If you want to spend more time with friends and family, do constant email notifications from clients keep you from being in the moment? 

Does the constant feeling of being “on-call” stress you out and make you lose sleep, affecting your health? 

Are you not making enough money to ever take time off? 

Write down anything and everything in your business that’s conflicting with the life you want to be living. 

Q3: How can you restructure your business to support the life you want?

Business re-structuring is scary.

And you might be saying to me, “I can’t restructure my  business–I do web design/copywriting/whatever! Everything is one-on-one!”

That’s fine. But there’s always room for improvement. You can remove or revamp services that aren’t working for you. 

Are your clients projects taking up too much time? If projects are dragging on forever, make note.

Could projects be trimmed to fit in a shorter timeframe? (Maybe a VIP day?)

Could you charge more so you’re being fairly compensated–and take on fewer projects giving you more free time?

Having strict timeframes for projects motivates clients and you to get work done.  Charging more means you need to be providing premium service, but allows you to work with fewer clients and make the same, or even more money. 

Are you being stretched too thin? If you’re offering too much you might feel like you’re unable to keep up.

Automate, outsource, or remove

You don’t have to do everything in your business.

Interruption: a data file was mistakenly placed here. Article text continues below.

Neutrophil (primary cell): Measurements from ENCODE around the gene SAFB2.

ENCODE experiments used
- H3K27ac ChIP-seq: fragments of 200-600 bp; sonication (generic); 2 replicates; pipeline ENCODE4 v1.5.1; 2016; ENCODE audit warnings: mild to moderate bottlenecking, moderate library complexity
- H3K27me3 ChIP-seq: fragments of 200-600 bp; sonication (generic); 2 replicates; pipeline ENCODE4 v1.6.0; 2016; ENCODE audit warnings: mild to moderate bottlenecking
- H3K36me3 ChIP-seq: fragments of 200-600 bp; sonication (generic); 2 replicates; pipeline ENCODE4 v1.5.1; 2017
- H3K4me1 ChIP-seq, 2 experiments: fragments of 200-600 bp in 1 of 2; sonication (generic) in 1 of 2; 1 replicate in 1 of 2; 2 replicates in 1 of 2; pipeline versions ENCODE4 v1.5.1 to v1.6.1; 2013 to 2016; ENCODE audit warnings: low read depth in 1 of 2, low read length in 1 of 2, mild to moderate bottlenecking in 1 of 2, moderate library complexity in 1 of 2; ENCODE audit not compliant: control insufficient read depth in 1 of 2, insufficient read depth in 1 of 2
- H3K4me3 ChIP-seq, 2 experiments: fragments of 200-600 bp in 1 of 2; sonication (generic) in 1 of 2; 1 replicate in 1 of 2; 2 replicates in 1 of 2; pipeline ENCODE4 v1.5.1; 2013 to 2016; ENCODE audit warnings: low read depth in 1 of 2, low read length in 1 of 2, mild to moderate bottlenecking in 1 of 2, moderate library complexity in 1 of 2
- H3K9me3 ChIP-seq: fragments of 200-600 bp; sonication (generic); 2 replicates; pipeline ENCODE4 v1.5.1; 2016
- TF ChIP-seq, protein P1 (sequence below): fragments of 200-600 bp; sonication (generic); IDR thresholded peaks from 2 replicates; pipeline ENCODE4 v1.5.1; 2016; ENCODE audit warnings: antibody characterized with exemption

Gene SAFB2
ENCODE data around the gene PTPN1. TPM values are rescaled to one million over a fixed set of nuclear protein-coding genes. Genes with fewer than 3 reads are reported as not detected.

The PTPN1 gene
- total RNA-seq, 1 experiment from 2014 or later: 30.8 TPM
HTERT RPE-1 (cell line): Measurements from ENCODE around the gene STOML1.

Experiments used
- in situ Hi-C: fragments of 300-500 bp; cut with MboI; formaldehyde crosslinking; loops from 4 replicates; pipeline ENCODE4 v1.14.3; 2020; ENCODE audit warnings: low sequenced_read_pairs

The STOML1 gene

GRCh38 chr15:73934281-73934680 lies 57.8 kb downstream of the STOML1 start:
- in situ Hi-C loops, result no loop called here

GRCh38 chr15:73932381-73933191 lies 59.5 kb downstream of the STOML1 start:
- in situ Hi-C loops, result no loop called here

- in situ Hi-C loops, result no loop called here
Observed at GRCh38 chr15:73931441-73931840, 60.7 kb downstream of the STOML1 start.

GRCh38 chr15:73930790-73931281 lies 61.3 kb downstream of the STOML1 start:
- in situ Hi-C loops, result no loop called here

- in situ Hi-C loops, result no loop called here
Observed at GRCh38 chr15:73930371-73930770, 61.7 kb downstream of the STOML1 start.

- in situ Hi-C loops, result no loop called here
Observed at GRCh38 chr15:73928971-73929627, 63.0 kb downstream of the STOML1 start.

By outsourcing, you can still offer clients the services, but you don’t have to provide them yourself. You can strike a deal with another entrepreneur so that you’re both fairly compensated and end up on top. 

Removing products or services completely can be a great step in streamlining your business and focusing down. Spreading yourself too thin and trying to do everything hurts more than it helps. 

Alternatively, could you add new products or services to take some pressure off? Adding a complementary offer can result in more income from a single client–reducing the number of new clients you need to sign, and freeing up more time in your calendar. (It’s much easier to sell to a past client than to a new one!)

Can you optimize your offers to give you more freedom? This might look like offering VIP days, streamlining your systems, or creating reusable and resellable components like templates or video tutorials. There are tons of ways you can optimize your offers and reduce the time it takes to deliver them!

Don’t worry about actually removing, adding, or optimizing products and services at this point, but list possible solutions.

How can you restructure your creative business to fit your life? Think of how you can automate, outsource, or remove offers and activities in your business.

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Q4: How will this restructuring affect your business?